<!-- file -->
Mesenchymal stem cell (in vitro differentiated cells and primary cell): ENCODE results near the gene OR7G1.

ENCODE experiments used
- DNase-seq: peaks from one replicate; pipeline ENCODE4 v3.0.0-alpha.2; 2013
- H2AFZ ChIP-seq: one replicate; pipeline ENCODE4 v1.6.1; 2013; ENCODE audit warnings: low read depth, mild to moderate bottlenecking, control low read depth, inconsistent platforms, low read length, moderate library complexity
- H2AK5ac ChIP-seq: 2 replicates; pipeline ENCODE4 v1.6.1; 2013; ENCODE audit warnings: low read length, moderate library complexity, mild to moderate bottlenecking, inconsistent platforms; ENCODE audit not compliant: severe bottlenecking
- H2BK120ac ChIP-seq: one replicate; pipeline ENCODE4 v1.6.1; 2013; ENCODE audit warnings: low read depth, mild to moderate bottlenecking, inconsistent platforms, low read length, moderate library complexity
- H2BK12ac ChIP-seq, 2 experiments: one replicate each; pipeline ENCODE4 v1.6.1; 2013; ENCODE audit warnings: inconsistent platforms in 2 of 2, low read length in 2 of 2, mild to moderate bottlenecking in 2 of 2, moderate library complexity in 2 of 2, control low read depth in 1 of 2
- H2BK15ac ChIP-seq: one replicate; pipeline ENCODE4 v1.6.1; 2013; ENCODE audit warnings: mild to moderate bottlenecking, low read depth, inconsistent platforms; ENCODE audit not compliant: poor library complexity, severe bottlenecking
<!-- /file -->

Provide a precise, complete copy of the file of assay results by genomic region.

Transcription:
Mesenchymal stem cell (in vitro differentiated cells and primary cell): ENCODE results near the gene OR7G1.

ENCODE experiments used
- DNase-seq: peaks from one replicate; pipeline ENCODE4 v3.0.0-alpha.2; 2013
- H2AFZ ChIP-seq: one replicate; pipeline ENCODE4 v1.6.1; 2013; ENCODE audit warnings: low read depth, mild to moderate bottlenecking, control low read depth, inconsistent platforms, low read length, moderate library complexity
- H2AK5ac ChIP-seq: 2 replicates; pipeline ENCODE4 v1.6.1; 2013; ENCODE audit warnings: low read length, moderate library complexity, mild to moderate bottlenecking, inconsistent platforms; ENCODE audit not compliant: severe bottlenecking
- H2BK120ac ChIP-seq: one replicate; pipeline ENCODE4 v1.6.1; 2013; ENCODE audit warnings: low read depth, mild to moderate bottlenecking, inconsistent platforms, low read length, moderate library complexity
- H2BK12ac ChIP-seq, 2 experiments: one replicate each; pipeline ENCODE4 v1.6.1; 2013; ENCODE audit warnings: inconsistent platforms in 2 of 2, low read length in 2 of 2, mild to moderate bottlenecking in 2 of 2, moderate library complexity in 2 of 2, control low read depth in 1 of 2
- H2BK15ac ChIP-seq: one replicate; pipeline ENCODE4 v1.6.1; 2013; ENCODE audit warnings: mild to moderate bottlenecking, low read depth, inconsistent platforms; ENCODE audit not compliant: poor library complexity, severe bottlenecking